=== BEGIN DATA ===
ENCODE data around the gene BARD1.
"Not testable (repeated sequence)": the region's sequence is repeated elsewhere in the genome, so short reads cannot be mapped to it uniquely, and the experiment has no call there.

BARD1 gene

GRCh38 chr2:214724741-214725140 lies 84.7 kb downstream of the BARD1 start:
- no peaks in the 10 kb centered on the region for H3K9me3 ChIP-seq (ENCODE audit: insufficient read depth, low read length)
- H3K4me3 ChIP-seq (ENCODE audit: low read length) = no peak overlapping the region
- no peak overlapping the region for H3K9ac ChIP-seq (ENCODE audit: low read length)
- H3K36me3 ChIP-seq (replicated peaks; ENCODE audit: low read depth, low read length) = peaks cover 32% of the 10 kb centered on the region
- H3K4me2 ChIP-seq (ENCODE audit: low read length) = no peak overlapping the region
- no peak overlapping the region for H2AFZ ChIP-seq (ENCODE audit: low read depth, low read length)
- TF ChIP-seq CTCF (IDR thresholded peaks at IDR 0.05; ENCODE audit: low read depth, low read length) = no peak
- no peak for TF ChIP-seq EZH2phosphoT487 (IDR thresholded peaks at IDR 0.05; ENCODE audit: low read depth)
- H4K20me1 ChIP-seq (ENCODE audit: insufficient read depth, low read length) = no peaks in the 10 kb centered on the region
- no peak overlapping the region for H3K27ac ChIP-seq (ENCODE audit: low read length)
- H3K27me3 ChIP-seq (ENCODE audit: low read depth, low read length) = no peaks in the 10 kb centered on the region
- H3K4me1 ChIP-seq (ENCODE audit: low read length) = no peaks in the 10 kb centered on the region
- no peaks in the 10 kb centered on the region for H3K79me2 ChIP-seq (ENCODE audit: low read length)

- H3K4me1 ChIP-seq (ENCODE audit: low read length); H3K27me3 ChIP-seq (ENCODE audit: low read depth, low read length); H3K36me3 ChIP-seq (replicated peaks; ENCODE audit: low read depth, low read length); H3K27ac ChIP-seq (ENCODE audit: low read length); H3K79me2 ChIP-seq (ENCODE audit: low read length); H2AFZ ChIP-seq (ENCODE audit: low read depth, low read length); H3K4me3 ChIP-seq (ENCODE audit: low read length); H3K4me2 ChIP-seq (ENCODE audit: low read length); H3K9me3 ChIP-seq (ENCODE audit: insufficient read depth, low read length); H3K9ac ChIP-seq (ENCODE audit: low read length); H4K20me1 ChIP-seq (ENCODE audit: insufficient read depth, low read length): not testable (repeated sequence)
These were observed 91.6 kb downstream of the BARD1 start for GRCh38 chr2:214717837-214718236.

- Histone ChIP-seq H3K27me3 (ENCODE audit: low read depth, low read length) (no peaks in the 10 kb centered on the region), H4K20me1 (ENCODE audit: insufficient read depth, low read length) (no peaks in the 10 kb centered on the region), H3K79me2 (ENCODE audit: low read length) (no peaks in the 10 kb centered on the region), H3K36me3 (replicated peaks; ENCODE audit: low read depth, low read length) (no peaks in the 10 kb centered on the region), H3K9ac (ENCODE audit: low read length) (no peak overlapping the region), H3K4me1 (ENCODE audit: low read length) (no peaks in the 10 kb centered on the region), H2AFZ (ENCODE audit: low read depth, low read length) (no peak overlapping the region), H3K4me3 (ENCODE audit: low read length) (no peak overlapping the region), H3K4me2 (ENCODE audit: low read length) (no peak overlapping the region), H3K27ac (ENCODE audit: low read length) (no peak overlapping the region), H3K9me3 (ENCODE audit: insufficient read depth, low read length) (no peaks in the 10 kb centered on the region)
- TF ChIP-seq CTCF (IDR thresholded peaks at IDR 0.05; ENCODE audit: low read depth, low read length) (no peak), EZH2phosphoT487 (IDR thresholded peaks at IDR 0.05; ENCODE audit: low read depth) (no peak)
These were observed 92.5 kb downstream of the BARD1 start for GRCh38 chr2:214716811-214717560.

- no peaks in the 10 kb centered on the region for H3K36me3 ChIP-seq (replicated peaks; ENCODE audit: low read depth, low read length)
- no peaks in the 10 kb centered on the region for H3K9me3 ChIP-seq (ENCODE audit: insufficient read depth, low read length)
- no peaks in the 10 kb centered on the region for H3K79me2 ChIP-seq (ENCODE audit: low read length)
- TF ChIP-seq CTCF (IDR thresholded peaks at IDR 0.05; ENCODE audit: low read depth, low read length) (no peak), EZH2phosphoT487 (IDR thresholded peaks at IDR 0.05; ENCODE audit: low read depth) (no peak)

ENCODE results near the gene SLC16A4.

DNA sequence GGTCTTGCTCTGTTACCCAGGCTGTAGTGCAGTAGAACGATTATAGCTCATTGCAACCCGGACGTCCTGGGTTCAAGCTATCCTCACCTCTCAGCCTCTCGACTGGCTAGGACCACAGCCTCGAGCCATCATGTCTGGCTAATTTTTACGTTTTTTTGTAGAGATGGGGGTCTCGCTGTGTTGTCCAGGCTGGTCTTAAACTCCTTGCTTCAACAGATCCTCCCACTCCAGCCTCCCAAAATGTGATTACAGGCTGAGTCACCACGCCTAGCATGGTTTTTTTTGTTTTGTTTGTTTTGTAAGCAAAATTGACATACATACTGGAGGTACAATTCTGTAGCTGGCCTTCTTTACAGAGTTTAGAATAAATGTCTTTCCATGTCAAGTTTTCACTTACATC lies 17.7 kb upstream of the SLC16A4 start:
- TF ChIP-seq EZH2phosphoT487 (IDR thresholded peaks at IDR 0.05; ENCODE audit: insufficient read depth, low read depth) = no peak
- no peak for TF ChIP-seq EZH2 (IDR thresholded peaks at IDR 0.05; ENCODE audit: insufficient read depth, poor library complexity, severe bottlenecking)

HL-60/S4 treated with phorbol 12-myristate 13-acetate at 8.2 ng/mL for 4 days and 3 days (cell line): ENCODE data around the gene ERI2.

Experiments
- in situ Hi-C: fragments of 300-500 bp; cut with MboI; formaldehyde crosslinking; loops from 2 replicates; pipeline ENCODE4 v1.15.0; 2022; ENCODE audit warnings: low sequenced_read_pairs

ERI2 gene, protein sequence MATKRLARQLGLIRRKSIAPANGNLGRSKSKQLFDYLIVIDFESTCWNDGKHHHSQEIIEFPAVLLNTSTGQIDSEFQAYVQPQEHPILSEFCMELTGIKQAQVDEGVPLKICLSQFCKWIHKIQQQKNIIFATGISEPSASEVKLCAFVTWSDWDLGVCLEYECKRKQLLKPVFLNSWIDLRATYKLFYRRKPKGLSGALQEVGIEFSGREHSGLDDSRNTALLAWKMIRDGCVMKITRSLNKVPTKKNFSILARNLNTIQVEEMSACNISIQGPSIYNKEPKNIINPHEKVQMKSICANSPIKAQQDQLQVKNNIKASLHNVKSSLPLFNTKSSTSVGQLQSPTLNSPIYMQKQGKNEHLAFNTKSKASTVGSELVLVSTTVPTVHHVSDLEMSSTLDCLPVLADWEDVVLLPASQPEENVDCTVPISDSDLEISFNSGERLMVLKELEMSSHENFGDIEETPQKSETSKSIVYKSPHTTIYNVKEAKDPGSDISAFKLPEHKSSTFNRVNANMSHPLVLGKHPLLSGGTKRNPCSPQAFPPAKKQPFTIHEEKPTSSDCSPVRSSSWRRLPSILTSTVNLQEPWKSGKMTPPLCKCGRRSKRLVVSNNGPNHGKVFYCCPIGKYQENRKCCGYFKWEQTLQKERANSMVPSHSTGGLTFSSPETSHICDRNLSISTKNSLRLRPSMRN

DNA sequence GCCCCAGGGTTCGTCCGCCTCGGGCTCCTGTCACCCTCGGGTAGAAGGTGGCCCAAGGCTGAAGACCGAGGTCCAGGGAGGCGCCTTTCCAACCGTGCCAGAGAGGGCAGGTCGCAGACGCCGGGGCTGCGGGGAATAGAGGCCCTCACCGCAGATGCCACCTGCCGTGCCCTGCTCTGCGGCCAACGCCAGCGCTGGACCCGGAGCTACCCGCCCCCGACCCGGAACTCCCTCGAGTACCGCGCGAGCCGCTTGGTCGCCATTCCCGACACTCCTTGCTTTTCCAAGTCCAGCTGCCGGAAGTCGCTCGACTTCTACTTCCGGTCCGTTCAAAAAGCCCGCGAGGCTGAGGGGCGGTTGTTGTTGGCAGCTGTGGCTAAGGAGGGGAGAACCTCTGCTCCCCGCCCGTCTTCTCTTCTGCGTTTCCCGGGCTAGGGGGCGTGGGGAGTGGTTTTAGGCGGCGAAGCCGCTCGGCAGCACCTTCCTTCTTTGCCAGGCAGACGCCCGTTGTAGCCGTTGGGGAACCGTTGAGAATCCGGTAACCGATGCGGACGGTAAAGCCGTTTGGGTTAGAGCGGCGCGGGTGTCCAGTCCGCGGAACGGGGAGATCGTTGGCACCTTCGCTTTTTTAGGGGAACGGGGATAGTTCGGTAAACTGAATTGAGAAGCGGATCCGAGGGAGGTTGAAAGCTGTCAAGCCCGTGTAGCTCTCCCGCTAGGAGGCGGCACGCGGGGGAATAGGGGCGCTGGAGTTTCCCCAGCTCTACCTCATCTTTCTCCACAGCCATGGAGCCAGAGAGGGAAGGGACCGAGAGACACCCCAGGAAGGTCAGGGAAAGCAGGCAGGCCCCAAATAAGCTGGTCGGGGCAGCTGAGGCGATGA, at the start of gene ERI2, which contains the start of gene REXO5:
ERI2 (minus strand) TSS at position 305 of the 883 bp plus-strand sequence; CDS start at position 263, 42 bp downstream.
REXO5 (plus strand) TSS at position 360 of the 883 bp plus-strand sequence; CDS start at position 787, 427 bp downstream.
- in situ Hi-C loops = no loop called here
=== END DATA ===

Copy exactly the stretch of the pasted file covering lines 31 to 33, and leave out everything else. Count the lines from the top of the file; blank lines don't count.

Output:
HL-60/S4 treated with phorbol 12-myristate 13-acetate at 8.2 ng/mL for 4 days and 3 days (cell line): ENCODE data around the gene ERI2.

Experiments
- in situ Hi-C: fragments of 300-500 bp; cut with MboI; formaldehyde crosslinking; loops from 2 replicates; pipeline ENCODE4 v1.15.0; 2022; ENCODE audit warnings: low sequenced_read_pairs